The food cannon

The food cannon is a game mechanic we added where once a day (a day being 6 minutes of real time) you have to go on lunch break. During this break we have implemented various minigames for the player to experience to break up the gameplay a bit. As you can see below, there’s a cannon shooting hotdogs at you. Your goal is to grab them and eat as many as you can in order to increase your tip modifier.

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First test of food cannon
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first draft of food cannon animation
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2nd draft of food cannon animation

The model of the food cannon was based off of those elementary/high school TV carts that your teacher would roll in whenever there was a video to be watched. Every kid looked forward to that moment. When the giant 500lbs 25″ TV rolled through the door and the teacher would play one of those really old educational VHS tapes.

The Flamethrower

While designing the progression system, we had to think about how exactly we were going to make each level of an item upgrade feel. There had to be more than just a visual upgrade. Each upgrade should feel more efficient, more fun, as well as look prettier.

This is where the flamethrower comes in. The flamethrower is one of the upgrade levels of the oven. We thought it should feel more efficient than taking the time to put the batter into the oven. It should feel a lot more fun considering guns feel pretty awesome in VR. Last but not least, it should look badass cause it’s a freaking flamethrower.

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First drawing of the flamethrower

I find it handy sometimes to draw what I want to model before I 3D model it. Whenever I’m creating an art asset, I NEED to look at references. It helps with visualizing what I want the final version of my model to look like. It also helps me find ideas that I really like and want to include in my model.

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First 3D model of the flamethrower
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Flamethrower on the counter in game (seeing how it scales compared to the rest of the objects in the scene)
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Flamethrower in the upgrade menu with the flame particle effect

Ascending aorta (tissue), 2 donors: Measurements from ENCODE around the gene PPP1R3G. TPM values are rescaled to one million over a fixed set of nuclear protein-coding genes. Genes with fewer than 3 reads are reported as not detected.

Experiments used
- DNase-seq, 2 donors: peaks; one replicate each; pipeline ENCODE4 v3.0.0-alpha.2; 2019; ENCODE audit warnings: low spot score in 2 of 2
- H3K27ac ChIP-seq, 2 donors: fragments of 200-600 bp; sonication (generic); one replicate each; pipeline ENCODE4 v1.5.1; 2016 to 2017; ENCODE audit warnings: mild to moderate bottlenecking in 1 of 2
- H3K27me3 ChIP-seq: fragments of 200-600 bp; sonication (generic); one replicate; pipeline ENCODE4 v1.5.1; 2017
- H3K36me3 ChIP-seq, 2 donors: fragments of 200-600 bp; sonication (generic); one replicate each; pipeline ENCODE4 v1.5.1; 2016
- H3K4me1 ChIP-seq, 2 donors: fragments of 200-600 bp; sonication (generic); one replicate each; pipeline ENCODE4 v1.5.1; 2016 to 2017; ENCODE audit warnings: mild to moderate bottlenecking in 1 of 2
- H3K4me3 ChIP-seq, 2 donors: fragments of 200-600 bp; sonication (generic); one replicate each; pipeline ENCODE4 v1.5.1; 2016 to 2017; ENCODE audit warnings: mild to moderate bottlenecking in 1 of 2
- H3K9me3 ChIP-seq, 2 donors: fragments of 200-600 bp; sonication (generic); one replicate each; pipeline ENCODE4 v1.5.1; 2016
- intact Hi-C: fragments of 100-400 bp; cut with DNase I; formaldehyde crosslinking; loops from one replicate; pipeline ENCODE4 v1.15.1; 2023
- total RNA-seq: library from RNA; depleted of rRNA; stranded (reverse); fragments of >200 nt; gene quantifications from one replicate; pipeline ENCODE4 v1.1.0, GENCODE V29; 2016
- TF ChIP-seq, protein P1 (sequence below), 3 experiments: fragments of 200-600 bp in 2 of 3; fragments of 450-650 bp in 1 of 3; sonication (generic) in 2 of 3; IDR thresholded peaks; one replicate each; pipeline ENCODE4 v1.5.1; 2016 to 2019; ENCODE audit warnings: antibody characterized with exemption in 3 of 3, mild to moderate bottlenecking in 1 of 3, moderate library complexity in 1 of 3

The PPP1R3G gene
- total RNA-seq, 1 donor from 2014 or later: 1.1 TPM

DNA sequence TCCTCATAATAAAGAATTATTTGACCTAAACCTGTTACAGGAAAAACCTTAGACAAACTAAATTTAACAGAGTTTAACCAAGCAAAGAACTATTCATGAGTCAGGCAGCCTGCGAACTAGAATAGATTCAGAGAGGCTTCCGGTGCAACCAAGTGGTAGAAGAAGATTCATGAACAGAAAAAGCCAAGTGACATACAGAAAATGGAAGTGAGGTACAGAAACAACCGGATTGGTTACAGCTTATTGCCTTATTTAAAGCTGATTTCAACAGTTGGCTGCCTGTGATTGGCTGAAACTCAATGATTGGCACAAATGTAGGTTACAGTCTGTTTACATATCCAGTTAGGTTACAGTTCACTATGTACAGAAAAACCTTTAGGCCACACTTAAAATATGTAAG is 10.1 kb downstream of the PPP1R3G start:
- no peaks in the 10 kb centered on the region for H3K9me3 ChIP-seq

So this version of the flamethrower made it all the way into game before I realized one major flaw….If the player uses the trigger button to pick up the object, and they’re holding that trigger button to keep that object in their hand…How are they going to “shoot” the gun… Both of us HATE when VR games use the Vive’s grip buttons to pick up items, so it was back to the drawing board to design a better functioning flamethrower.

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Flamethrower V2 model

The solution was easy, I just needed to add a push button on the flamethrower (and any other gun type object we design) to replace the pulling of a trigger. It was a really silly oversight.. But sometimes I guess I imagine so hard in the back of my head exactly how something will/should look that I forget to question how it’s going to work exactly.

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Flamethrower V2 model in game with some materials slapped on

So this is what the flamethrower looks like today so far. The texture/materials aren’t final at all. Nothing is ever really final until we ship.. This design should hopefully feel intuitive enough to the player that they press on the pad on the Vive controller instead of pulling the trigger in order to shoot. But that’s something we should be able to figure out with some quick play testing.

 

Patterns and colours

 

Adding simple patterns and colours together can create an entirely different feel.

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In the screenshots above the only things that have been changed are the wallpaper and the flooring.

 

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In the screenshots above the countertop and the topping boxes have changed materials.

With the variety of materials we have created,  we can use our upgrade system to give the player the power of customizing the bakery exactly how they want to.

Core gameplay mechanics working for the first time

Below are some gifs of our core gameplay mechanics working for the first time. Since these are the first times a lot of them have evolved since they were taken. What I find interesting about mechanics working the for the first time is that something may work exactly how it’s supposed to technically, but you can tell that it doesn’t feel at all how you thought it would.

Something as simple as putting cake batter into a pan and moving that pan has a lot of moving parts and mechanics that you need to tweak in order to feel just right. Everything also has to fit well with each other too. You should be able to establish a flow that feels good to the player. That’s just a couple of mechanics though, we’ve got a whole game to build..

dispensingThe dispenser is what we use to dispenser both batter and icing for the player. In this gif the player has chosen to dispense some chocolate batter into the cake pan. We initially had the cake batter not parented to the cake pan like it is in the gif. This caused the player to have to slowly balance it as they were carrying it into the oven. We found this to be really annoying as the physics didn’t work how they would in real life. It felt annoying and frustrating when the batter would fall out. Also batter usually isn’t a solid enough object to just fall out without being poured out..

 

oven